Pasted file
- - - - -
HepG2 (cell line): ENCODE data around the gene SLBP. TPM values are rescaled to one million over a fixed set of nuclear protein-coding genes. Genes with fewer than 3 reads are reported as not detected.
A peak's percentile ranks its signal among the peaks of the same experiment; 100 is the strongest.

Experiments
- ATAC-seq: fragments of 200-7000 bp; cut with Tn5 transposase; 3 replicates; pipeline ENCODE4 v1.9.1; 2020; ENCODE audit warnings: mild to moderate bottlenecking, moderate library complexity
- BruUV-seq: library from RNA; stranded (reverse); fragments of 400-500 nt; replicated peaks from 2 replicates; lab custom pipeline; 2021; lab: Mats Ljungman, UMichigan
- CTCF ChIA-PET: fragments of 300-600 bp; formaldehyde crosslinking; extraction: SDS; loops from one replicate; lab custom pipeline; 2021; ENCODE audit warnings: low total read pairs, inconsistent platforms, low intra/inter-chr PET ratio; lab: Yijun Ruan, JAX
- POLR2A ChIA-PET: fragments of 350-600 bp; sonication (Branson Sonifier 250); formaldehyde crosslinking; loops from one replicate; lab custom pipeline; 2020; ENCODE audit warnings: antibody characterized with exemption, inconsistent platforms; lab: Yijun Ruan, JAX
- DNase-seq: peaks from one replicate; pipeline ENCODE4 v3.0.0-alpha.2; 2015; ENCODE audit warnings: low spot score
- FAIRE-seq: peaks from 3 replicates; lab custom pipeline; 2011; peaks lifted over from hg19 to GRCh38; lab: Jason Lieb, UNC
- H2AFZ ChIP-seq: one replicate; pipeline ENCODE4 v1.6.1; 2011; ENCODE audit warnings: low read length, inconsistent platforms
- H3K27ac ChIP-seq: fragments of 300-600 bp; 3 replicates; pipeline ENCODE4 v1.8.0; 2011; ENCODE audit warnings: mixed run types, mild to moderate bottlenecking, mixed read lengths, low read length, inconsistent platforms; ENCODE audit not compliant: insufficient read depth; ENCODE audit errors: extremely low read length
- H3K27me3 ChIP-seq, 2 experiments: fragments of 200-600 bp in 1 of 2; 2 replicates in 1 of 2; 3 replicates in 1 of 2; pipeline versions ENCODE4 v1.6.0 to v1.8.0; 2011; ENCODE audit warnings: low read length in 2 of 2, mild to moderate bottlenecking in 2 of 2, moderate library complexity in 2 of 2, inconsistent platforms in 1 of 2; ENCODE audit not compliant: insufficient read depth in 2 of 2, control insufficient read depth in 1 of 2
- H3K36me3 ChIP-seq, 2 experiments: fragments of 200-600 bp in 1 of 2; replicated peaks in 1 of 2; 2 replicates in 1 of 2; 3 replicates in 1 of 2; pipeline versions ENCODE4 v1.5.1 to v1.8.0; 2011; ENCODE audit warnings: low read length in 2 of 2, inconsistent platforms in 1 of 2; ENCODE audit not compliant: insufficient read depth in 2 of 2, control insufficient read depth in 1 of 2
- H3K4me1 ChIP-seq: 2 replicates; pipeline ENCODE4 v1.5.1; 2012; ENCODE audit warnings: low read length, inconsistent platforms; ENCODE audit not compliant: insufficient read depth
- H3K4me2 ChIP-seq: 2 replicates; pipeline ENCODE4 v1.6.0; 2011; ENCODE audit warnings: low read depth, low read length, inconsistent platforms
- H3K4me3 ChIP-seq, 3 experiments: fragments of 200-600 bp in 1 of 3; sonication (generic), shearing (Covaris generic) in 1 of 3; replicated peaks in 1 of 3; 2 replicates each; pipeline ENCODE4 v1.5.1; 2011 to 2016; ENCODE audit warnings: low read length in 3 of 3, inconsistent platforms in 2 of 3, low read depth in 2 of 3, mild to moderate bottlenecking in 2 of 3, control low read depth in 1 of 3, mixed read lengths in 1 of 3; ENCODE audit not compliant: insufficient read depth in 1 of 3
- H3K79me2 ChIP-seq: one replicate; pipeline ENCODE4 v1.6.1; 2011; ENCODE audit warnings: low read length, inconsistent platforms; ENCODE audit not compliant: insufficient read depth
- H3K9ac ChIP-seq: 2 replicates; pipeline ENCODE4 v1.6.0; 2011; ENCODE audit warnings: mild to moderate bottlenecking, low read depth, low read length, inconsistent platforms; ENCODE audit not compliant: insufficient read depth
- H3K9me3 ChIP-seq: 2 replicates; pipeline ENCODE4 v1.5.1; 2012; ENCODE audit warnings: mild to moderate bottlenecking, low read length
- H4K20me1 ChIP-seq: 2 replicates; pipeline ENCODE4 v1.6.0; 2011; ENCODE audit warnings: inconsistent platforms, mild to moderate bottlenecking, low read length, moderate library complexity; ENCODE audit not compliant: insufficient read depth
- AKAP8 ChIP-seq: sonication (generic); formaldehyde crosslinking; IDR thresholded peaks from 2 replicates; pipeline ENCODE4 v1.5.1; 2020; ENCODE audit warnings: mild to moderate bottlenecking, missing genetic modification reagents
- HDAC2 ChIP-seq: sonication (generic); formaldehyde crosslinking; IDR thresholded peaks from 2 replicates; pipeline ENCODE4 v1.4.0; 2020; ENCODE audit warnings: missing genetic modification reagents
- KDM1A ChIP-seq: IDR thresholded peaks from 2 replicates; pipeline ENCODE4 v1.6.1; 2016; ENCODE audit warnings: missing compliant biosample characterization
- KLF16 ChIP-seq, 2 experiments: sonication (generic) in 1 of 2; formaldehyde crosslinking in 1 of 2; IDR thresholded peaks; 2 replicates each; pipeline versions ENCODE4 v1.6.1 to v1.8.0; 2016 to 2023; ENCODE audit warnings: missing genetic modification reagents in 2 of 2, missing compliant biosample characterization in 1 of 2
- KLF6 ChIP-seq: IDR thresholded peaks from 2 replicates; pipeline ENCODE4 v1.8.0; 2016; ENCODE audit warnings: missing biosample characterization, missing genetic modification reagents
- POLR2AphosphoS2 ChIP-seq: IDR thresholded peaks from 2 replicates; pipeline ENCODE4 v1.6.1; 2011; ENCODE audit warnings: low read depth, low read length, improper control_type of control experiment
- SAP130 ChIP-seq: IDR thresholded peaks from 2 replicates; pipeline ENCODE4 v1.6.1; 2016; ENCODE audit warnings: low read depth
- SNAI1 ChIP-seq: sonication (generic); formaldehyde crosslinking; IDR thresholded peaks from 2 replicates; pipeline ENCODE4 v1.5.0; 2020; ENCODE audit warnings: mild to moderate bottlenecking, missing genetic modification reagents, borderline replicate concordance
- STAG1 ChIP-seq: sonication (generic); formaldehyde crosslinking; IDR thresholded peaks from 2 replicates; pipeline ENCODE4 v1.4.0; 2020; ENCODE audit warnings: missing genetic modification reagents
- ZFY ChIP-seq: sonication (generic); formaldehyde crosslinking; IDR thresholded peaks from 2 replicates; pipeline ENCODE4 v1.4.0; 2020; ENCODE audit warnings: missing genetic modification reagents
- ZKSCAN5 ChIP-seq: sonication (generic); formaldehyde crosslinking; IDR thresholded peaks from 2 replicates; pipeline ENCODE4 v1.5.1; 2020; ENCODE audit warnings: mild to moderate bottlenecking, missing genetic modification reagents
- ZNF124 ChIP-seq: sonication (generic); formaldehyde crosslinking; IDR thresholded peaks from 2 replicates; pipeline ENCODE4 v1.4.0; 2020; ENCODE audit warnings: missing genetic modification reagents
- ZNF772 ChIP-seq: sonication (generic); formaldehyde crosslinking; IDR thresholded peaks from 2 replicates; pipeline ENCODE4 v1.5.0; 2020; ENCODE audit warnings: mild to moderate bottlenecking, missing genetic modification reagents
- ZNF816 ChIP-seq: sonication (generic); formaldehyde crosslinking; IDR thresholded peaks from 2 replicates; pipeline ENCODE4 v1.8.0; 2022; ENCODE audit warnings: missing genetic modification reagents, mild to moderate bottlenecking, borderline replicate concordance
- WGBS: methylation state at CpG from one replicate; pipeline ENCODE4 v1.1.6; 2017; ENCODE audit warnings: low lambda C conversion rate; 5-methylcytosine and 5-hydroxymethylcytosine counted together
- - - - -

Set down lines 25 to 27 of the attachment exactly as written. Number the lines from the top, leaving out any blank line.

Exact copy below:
- KLF6 ChIP-seq: IDR thresholded peaks from 2 replicates; pipeline ENCODE4 v1.8.0; 2016; ENCODE audit warnings: missing biosample characterization, missing genetic modification reagents
- POLR2AphosphoS2 ChIP-seq: IDR thresholded peaks from 2 replicates; pipeline ENCODE4 v1.6.1; 2011; ENCODE audit warnings: low read depth, low read length, improper control_type of control experiment
- SAP130 ChIP-seq: IDR thresholded peaks from 2 replicates; pipeline ENCODE4 v1.6.1; 2016; ENCODE audit warnings: low read depth